Successful Appeals

                            NOV. 20, 2012
                   In the Office of the Clerk of Court
                 WA State Court of Appeals, Division III

                                     DIVISION THREE

STATE OF WASHINGTON,                                      No.  29908-2-III
                      Respondent,               )
              v.                                )
[Name Redacted],                                )         UNPUBLISHED OPINION
                      Appellant.                )

       Brown, J.  [Name Redacted] appeals the trial court's $20,000 restitution 

order after she pleaded guilty to a reduced charge of third degree theft in an Alford plea

and agreed to pay restitution to [Name Redacted].  The restitution amount is within the 

law, the plea agreement, the evidence range, and the trial court's discretion.   [Name Redacted]'s 

remaining statement of additional grounds for review (SAG) mainly raises

matters outside this record that we cannot review.  Accordingly, we affirm.          


       Ms. [Name Redacted] and [Name Redacted] were married for two years. Years later, Mr. 

[Name Redacted] moved into an apartment connected to Ms. [Name Redacted]'s home.  In May 2009, 

[Name Redacted] left his apartment for about six months due to a no-contact order in an 

unrelated case.  When he returned, he discovered the majority of his property was 

missing.  Following an investigation, the State charged Ms. [Name Redacted] with one count of 

first degree theft, three counts of second degree theft, one count of conspiracy to commit 

theft of a vehicle, and one count of presenting a false insurance claim.  Eventually, as part 

of a plea agreement, Ms. [Name Redacted] entered an Alford plea to third degree theft and agreed 

to be accountable for restitution as determined by the court.  In exchange, the State 

dismissed the more serious charges.  

       To establish a factual basis for the plea, Ms. [Name Redacted] agreed the trial court could 

review the affidavit of probable cause. The affidavit stated Ms. [Name Redacted] had been 

ordered, "not to remove any of Mr. [Name Redacted]'s belongings from the house they shared."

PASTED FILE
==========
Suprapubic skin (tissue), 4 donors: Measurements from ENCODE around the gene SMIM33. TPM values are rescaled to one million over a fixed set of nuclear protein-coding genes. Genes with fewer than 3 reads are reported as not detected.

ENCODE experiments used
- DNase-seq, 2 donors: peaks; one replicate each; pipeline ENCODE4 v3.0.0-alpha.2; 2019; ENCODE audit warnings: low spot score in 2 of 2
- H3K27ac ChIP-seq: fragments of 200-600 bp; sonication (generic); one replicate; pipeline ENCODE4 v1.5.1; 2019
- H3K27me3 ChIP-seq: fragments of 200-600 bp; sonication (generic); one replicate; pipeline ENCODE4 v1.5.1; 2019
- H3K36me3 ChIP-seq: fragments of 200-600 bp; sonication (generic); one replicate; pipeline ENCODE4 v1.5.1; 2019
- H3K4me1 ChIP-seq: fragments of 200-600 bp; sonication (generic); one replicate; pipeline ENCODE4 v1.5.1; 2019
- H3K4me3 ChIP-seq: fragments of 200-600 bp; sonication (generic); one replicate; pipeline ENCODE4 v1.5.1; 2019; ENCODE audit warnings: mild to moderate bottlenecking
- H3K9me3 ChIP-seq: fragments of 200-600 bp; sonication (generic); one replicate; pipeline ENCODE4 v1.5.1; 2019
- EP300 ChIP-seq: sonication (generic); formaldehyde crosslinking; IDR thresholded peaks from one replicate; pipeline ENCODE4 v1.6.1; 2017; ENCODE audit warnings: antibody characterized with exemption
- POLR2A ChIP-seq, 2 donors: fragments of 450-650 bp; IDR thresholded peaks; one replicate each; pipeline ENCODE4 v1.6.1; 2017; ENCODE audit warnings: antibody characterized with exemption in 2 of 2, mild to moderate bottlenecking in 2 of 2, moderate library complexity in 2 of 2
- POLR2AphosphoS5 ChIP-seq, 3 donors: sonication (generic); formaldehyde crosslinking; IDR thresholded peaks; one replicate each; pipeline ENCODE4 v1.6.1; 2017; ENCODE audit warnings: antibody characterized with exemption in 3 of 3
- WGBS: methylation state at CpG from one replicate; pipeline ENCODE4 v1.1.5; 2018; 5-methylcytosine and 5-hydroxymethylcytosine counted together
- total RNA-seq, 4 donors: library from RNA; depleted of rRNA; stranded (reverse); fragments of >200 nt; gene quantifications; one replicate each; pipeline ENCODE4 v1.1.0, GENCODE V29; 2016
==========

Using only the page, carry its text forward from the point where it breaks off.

Clerk's Papers (CP) at 1316.  But, "[w]hile he was away she took a significant amount of 

his personal items."  Id.  The affidavit further noted Ms. [Name Redacted] took, "over 800 books 

and ammunition worth about $20,000." It further set forth a list of items totaling "several 

more thousand dollars." CP at 1316-17.  At the plea hearing, the State noted, "I notice 

that you didn't read the entire Affidavit of Probable Cause, which is understandable.  It's 

quite lengthy. There was a significant amount of items that were taken from the victim in 

the case."  Report of Proceedings (RP) (Feb. 18, 2010) at 7.  Defense counsel then stated, 

"[T]he only thing I would ask to add to the record would be that she'll be responsible for 


whatever the Court deems is proven at the restitution hearing, not necessarily what's

incorporated in the probable cause statement." RP (Feb. 18, 2010) at 8. The trial court 

responded, "[c]ertainly." RP (Feb. 18, 2010) at 8. The trial court sentenced Ms. 

[Name Redacted] and set a hearing to determine the amount of restitution owed to Mr. [Name Redacted]. 

       At the restitution hearing, Mr. [Name Redacted] claimed $30,058.62 in listed missing 

items he claimed were connected to Ms. [Name Redacted]'s theft.  He derived his values from 

the Internet.  Generally, he set $15,924.22 for missing ammunition, and $14,134.67 for 

all other missing items listed.  Ms. [Name Redacted] conceded she sold some of Mr. [Name Redacted]'s 

books for $561.99, but she generally disclaimed causal responsibility for the rest of the 

items.  The court considered restitution testimony from several witnesses regarding the 

nature and extent of Mr. [Name Redacted]'s loss before the State asked the trial court to order 

$60,000 for restitution, approximately double the claimed loss.  

       The trial court ordered $20,000 restitution.  The trial court noted it had reviewed 

the affidavit of probable cause and stated, "The best that I can do given the testimony and

evidence that has been presented to me is conclude first of all she probably won't be able 

to pay restitution back. That's probably not going to happen so I'm not sure what

meaning this decision of mine has but best I can do is to indicate she owes $20,000 

restitution."  RP (April 13, 2011) at 17-18. Ms. [Name Redacted] appealed.